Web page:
3. See that waveguide? Brings up memories. I was being shown a mutiplexed receiver system and the tech showing me around explained the tubes as air tubes that you have to make sure are tight otherwise the air leaks and then that one channel won’t work.

    Thanks for spurring the memory…. and a good laugh.

    Pity is, these young kids coming up aren’t getting that great an education.

    Very nice work by the way! I very much appreciate you showing it to us. Thank you very much for posting it on the web.

    And thank you hackaday for reposting the author’s work so we could see it!

  4. After very nice build, my first thought; don’t try to transport via carry-on luggage, your explanations of a rubidium frequency standard based clock will be reciprocated with lobotomized stares, a cavity search, and admission to the no-fly club. Second thought; I like the copper pipe frame but why hide it? polished, lacquered, copper would add a touch of steampunk.
    Agree with Zaprodk, nixie tubes!! or some stepper based analog dials maybe?
    Anyway, keep doing!!

    1. Hi, It’s not irrelevant, but for bargraphs I thought it looked odd MSB first, and more logical in logic order. If it had have been nixies I’d have arranged them in order. For the HF radio work though, the MSDs are already known and only a few LSDs are needed.

  5. That’s the most blinkenlights per square inch EVER. I LIKE. And don’t listen to that guy about arranging the counters the other way – they’re beautiful just as they are. Just one suggestion, though: add some bling to the audio, like a “tick, tick, tick” at one-second intervals, culminating at 55 seconds with “At the tone, zero hours, seven minutes, Universal Coordinated Time – deeep”. I mean, it’s only software, and the current implementation has the time hack at the beginning of the announcement, which is kind of backward.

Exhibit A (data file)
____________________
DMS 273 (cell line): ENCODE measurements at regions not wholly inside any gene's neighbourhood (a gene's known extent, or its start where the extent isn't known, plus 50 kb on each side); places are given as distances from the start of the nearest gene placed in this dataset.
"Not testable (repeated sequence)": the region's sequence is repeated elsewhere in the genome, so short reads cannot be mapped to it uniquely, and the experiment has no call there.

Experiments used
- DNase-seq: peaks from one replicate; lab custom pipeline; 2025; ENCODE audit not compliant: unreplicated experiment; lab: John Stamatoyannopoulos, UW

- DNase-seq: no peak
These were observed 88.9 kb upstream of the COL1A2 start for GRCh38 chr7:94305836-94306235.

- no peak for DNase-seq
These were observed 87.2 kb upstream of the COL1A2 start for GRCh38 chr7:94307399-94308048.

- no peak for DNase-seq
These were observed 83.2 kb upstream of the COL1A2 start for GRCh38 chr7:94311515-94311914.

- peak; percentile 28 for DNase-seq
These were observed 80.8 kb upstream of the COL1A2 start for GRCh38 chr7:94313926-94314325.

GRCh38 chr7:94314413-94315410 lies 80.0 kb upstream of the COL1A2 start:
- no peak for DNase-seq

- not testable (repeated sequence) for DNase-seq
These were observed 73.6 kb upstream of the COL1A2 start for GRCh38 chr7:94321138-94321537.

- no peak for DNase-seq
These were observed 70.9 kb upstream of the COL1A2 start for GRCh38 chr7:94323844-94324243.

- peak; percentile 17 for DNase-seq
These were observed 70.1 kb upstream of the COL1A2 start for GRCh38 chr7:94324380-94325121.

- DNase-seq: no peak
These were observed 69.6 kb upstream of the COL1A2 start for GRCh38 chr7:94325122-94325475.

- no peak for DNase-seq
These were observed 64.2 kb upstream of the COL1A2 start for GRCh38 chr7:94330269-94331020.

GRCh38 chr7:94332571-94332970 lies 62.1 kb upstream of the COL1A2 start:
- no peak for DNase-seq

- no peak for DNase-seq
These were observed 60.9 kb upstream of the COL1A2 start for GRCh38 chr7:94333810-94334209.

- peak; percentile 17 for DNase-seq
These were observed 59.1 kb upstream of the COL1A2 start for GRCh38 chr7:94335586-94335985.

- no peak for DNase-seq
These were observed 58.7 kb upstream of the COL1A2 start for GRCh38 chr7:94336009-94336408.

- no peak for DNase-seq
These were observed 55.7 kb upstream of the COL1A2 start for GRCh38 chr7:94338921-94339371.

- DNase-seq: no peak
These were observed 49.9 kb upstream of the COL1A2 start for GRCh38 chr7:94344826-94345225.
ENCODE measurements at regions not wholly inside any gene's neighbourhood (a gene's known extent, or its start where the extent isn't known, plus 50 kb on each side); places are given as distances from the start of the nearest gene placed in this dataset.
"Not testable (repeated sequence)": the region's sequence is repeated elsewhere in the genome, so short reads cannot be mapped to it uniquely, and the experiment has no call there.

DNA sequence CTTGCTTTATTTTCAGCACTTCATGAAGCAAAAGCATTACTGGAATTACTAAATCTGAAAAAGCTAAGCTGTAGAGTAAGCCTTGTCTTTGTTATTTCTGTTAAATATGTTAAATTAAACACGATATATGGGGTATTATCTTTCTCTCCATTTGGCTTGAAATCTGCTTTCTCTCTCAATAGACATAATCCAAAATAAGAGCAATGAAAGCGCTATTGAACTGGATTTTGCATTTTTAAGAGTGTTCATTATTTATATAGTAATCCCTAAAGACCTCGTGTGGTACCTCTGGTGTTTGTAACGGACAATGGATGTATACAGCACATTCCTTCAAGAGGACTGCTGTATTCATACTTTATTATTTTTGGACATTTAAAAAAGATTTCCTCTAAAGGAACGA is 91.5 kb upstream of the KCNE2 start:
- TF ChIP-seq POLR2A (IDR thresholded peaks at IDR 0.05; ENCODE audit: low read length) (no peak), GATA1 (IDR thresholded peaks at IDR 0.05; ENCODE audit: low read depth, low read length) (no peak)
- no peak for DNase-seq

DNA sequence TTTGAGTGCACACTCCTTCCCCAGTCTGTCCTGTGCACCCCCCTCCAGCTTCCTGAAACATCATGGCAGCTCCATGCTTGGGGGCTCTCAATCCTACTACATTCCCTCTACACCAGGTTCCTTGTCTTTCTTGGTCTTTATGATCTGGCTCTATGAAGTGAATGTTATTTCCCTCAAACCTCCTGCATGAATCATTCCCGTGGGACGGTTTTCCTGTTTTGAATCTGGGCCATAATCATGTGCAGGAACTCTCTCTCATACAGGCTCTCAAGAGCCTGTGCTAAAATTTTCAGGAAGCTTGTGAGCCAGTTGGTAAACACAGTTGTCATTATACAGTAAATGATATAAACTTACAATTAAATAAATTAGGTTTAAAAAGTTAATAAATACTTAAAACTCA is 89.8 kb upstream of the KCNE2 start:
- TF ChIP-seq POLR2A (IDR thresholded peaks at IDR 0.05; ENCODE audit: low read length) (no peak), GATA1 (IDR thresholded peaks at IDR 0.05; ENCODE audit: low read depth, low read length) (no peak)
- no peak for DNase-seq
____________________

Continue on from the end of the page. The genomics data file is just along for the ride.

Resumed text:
1. It would be easier just to finish the radio and receive WWV on 10MHz!
      For the finished project you request the time on a mark, you don’t wait for it.
      Think DTMF over VHF and real time announced back to you.

      1. If you don’t KNOW what time it is, you need the time before the hack. That’s why WWV puts it there. That, and it gives you plenty of warning just how close you are to the hack.

  6. I love you Hackaday, just when I was in need of a neat way to cram shitloads of audio samples to be played with the least clock cycles effort, there you come with a uberneat project of this blinky blinky rubidium clock that uses the neatest of algorithms to encode and playback audio using 1-bit compression!!!

  7. It’s not the same chip running the clock as playing the sound Michele. I doubt you would get away with any time splitting to run another program on the audio player (16F628A). It waits for a five bit control signal from the main chip to signal one “digit word” or syllable (i.e.. To speak “Thirty-Five” is the “Thir” from “Thirteen”, the “ty” from” Twenty”, and the “Five” is an entire word sample).
    Having said all that this is only mid range pics because I’m in the 80’s-90’s right now. If you could time split looking up display lookup tables with reading i2c hardware and shifting bits for sound then I think it could be done with one chip now.